Project learning can inspire the best of high-performance teamwork, or it can be devolve into unfocused chaos. How can we support each other to keep our eye on the prize? Share your project ideas, questions, and implementation experiences.

Project Connections

Suzie Boss Journalist and PBL advocate

In honor of Connected Educator Month, let's hear from educators who are connecting students by designing projects that extend beyond the school walls or even across time zones. What tips and tools can you share with others who are considering their first networked projects? Anyone looking for a potential partner school for this fall? Let's start connecting here! (To learn more about Connected Educator Month events, go to http://connectededucators.org)

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Chief Operating Officer, Francis Parker School, San Diego

Cultural Immersion Learning

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The following is an excerpt from my blog of May 25, 2012 at http://learningpond.wordpress.com. I invite people to watch our movie (http://www.francisparker.org/page.cfm?p=1132) and reflect on how true immersion with partner/friends in other countries is very different from normal service learning or overseas tour programs. Since we have established our program we have set up our own NGO through which we can participate in sustainable assistance through and with our partners in the Philippines with no red tape. A great learning experience, and one I would be happy to help others develop and leverage. Here is the extract from my blog post:

A decade ago a couple of teachers and I wanted to start a global program at our school. It did not get legs until about five years ago. At that point we looked at several models for how to create overseas experiences for your students. We asked a lot of questions about the essential outcomes we wanted to create. We tested, probed, experimented, tweaked. We decided these would not be tourist trips. We want to engage with foreign cultures as much as possible, and you do that by getting close to people. We decided we would incorporate a component of service, of giving back, but that the main take-away for our students should be “we received more than we could possibly give, just by being here and sharing with you.”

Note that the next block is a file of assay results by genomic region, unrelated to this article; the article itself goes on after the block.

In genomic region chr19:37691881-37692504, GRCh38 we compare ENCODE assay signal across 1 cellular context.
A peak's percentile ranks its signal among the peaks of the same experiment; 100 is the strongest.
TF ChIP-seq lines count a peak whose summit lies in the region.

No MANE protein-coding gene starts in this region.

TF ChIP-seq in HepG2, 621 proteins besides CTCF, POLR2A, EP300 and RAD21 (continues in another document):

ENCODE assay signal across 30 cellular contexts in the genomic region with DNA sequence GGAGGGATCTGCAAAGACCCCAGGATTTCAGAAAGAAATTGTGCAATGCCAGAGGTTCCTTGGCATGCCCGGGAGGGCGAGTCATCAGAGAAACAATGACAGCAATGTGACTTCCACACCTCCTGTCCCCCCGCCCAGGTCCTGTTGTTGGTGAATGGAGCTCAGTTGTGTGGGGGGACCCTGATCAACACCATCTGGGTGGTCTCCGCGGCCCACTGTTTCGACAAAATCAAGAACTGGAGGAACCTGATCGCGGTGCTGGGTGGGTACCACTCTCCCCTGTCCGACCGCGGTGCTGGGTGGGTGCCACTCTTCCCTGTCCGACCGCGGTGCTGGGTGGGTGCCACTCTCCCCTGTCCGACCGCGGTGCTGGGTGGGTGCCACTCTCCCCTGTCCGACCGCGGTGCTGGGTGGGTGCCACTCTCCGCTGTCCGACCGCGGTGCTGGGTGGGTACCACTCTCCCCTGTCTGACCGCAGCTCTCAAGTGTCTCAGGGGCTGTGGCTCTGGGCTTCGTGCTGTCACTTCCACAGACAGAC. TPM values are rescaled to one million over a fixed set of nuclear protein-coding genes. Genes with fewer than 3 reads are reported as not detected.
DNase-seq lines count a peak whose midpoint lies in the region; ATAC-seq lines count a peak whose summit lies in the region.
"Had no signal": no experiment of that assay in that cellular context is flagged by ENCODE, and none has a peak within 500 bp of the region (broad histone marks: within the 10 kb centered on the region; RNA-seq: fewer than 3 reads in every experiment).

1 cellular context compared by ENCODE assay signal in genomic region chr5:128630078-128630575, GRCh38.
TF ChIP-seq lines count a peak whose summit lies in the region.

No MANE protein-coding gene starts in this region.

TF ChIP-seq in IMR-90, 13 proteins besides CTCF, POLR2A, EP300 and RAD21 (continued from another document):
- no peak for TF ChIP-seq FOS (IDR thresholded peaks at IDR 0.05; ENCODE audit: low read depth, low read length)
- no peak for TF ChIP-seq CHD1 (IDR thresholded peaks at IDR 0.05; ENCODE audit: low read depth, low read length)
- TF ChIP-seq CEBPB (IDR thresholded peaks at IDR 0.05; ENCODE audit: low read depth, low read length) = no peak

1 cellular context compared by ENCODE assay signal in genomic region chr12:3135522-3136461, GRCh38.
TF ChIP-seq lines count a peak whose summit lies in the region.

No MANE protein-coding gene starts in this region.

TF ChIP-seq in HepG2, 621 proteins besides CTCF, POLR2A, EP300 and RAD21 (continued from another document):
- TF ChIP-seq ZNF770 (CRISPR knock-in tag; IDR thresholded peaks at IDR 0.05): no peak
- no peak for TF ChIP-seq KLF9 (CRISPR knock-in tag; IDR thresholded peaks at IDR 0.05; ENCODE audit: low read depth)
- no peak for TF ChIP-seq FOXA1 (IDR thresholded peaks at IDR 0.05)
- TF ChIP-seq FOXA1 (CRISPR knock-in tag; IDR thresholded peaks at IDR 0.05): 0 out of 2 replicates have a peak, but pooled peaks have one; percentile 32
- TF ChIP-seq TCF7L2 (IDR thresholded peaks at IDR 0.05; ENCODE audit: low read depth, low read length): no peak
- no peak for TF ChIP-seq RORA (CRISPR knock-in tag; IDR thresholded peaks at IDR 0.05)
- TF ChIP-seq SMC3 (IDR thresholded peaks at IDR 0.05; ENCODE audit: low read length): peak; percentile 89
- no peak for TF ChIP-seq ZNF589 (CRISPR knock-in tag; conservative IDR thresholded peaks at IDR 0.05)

I pushed the envelope the furthest. Long story short: every year I lead a two-week trip to the Philippines. The students stay in villages where the shower is a bucket of water and bed may be the floor. We go back to the same villages each year and have created long-term sustainable partnerships. We have established our own NGO in support of schools, day care centers, an orphanage, and a home for abused girls. We sent immediate relief supplies when the area was hit by a typhoon last year. Demand for the trip is huge every year.

Last year I had two teachers with a combined 40+ years experience with me. Both said the trip was the single most authentic educational experience of their careers.

Guess what is talked about at every one of our admissions events now? Our global trips, and how they really differentiate us from other schools. Guess which trip is used as the model of what we can accomplish in terms of student experience? Our Philippines trip. We created value that has translated into admissions demand for the school, and admissions demand is our lifeblood. We did it by taking risks, pushing at the margins, creating a relationship that never existed.

I am really proud of what we have done; we created something with real value out of nothing but an idea. Real innovation takes time and involves risk, but the payout is worth it. If you want to spend 30 minutes sharing this experience with our students and some great Filipino educators and village folks, watch the movie I made. It’s a little long because listening to students talk about this “most authentic educational experience” takes a bit of time. Enjoy!

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